Hot Tub Time Machine review

John Cusack and Craig Robinson head up a fun time-travelling comedy, that doesn't, sadly, come close to greatness - it's Hot Tub Time Machine...

The first thing people are going to compare Hot Tub Time Machine to is The Hangover. I’ve already done it in passing, but that’s also kind of a lazy comparison. Then again, it’s hard not to compare the two films, so I’m just going to flat-out compare them.

Both star ensemble casts. Both feature actors from The Office. Both are raunchy, definitely adult R-rated comedies, and by adult I don’t just mean in content. I mean they’re about adults, who have adult problems, and who just really want to recapture the freedom and fun of youth once more. They do this figuratively in The Hangover, with a last-gasp-of-bachelorhood trip to Vegas, and literally in Hot Tub Time Machine.

Adam (John Cusack), Nick (Craig Robinson) and Lou (Rob Corddry) are the kind of guys who peaked in high school. They’ve gone from wild party animals with great hair to doughy, balding, and miserable middle-aged men. As for Adam’s nephew Jacob (Clark Duke), he’s the sort of pudgy, MMORPG-playing kid who’ll never peak, high school or not. After Lou’s suicide attempt which might not be a suicide attempt, the three old friends (and their tagalong) decide to head to the place where they had some of their best moments, Kodiak Valley.

Unfortunately, when they get to Kodiak Valley, they find the place they once remembered is now, like them, a run-down old dump whose only notable feature is a surly one-armed bellhop (Crispin Glover) and a hot tub. Still, there’s a hot tub, and Lou brought booze, so it’s time to party, male bonding style! The next thing you know, they’re waking up and it’s 1986 all over again where the guys face a decision: change the future for the better, or stay the course and lead their screwed-up lives?

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The standout star of The Hangover was Zach Galifianakis, who stood out as the fascinatingly weird Alan. It was easier to stand out then, because he had very few known commodities to act alongside. That makes Rob Corddry’s turn in Hot Tub Time Machine more impressive, because he’s squaring off against John Cusack and Craig Robinson (himself a renowned scene-stealing comic actor).

Clark Duke gets his moments as well. It’s a fairly even comedy, in terms of all the actors getting something to do, and they all have good moments given to them. However, Corddry’s Lou the Violator is probably the Frank The Tank of this film, for much the same reasons.

The script, by Josh Heald and Sean Anders and John Morris (who also did Sex Drive and She’s Out Of My League), is as profanely amusing (and mildly homophobic) as you’d expect from something getting so many comparisons to The Hangover. This time around it’s not as shocking, but it’s still pretty funny.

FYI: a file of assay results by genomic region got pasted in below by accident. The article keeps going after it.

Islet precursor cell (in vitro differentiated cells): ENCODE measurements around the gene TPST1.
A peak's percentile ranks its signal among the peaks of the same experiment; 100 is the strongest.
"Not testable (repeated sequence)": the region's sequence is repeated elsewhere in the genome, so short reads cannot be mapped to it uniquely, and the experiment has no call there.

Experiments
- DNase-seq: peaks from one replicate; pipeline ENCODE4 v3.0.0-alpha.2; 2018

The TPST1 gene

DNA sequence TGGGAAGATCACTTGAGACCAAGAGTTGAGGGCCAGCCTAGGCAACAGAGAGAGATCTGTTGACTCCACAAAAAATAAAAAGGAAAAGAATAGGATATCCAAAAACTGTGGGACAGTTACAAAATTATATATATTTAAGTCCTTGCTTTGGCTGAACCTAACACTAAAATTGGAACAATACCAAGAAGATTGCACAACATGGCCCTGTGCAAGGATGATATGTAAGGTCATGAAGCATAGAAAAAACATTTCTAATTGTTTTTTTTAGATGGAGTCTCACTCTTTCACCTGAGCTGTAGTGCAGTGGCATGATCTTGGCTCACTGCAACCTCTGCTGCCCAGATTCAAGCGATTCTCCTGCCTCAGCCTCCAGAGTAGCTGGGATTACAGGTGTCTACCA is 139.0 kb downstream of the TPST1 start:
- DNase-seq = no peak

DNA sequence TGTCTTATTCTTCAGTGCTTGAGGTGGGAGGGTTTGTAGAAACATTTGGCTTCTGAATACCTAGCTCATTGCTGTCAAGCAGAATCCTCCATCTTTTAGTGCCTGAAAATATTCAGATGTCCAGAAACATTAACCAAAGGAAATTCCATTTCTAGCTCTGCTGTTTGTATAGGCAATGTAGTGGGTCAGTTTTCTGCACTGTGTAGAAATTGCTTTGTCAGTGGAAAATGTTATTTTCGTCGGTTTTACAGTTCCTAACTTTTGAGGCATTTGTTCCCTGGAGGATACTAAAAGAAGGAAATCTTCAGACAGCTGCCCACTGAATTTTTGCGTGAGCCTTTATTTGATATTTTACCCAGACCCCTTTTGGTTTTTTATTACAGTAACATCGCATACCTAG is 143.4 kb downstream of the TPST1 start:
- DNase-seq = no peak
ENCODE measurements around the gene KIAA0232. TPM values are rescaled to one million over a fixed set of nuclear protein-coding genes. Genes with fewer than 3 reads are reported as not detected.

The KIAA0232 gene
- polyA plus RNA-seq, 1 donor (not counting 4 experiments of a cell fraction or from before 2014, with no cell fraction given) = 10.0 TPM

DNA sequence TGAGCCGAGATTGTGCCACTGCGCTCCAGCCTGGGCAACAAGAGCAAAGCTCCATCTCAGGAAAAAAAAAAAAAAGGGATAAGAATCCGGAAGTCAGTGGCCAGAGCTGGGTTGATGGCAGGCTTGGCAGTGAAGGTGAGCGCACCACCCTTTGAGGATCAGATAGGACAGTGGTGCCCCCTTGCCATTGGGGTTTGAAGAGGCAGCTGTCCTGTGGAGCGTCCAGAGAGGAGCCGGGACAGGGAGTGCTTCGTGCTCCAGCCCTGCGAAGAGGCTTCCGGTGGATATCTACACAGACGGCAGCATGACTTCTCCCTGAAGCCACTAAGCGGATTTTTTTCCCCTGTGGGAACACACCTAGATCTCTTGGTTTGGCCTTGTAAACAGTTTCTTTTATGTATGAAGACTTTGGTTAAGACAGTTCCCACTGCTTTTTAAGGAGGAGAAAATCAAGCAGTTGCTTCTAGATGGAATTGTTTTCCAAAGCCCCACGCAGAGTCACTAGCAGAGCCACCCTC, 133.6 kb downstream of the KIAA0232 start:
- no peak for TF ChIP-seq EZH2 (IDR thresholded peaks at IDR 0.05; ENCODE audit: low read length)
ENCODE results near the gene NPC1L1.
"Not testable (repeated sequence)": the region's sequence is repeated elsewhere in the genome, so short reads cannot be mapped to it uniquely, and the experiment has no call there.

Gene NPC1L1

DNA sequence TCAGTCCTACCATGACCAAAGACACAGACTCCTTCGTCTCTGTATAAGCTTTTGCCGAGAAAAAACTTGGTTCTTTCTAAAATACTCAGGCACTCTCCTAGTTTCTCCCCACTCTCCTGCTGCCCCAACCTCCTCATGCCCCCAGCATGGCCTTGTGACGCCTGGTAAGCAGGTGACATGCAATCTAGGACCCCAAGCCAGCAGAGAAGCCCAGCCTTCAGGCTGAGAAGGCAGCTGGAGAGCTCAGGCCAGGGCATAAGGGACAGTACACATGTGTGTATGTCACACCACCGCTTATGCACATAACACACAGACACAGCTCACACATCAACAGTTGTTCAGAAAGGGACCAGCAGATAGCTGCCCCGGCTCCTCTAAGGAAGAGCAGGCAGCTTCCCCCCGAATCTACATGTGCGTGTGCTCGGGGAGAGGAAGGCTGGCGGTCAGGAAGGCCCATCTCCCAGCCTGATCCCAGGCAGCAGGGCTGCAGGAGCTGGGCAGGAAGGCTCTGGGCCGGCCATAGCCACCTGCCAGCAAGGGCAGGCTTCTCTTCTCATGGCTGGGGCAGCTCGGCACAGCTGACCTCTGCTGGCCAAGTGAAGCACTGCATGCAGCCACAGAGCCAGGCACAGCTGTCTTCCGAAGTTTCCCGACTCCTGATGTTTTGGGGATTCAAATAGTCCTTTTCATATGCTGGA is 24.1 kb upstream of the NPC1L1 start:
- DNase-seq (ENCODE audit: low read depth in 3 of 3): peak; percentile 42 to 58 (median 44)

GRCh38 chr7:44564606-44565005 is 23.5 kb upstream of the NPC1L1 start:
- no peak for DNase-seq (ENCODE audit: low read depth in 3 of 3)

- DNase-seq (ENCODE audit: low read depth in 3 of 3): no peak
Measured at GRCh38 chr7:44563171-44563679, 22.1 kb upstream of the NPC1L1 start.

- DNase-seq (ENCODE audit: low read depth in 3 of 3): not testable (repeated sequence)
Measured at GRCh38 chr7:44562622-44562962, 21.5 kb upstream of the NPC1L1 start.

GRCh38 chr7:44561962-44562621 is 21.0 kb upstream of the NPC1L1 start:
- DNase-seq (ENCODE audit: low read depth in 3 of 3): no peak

The 80s settings are also very fun, as is the brief nod to John Cusack’s romantic comedy career in his brief preternatural courtship with the lovely and quirky April (Lizzie Caplan). There are some elements of cliché there, but it’s classic 80s-style cliché, right down to the evil ski instructor types versus the misfits.

The direction, from the mostly-unknown Steve Pink, is nothing special. The movie moves along pretty well, with no real slow-downs, and there’s some good intercutting between the various stories presented as the characters go about their return to 1986 (or in Clark Duke’s case, attempting to keep himself being born). The jokes are evenly spread throughout the movie, and the visual jokes are as funny (or funnier) than the verbal jokes. It doesn’t overstay its welcome, which is more than you can say for a lot of movies.

So, is it funnier than The Hangover? No, it’s not. Is it as funny as The Hangover? Unfortunately, no. But that’s not a knock on Hot Tub Time Machine, as it’s still a really funny comedy (especially if you remember the 80s and various 80s movies) with some great performances from a lot of good comedy actors. It’s a worthy addition to the non-Judd Apatow Guy Comedy pantheon.

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4 stars

US correspondent Ron Hogan remembers the nonstop warfare between ski preppies and misfits that devastated Aspen in 1986. Find more by Ron at his blog, Subtle Bluntness, and daily at Shaktronics and PopFi.

Rating:

4 out of 5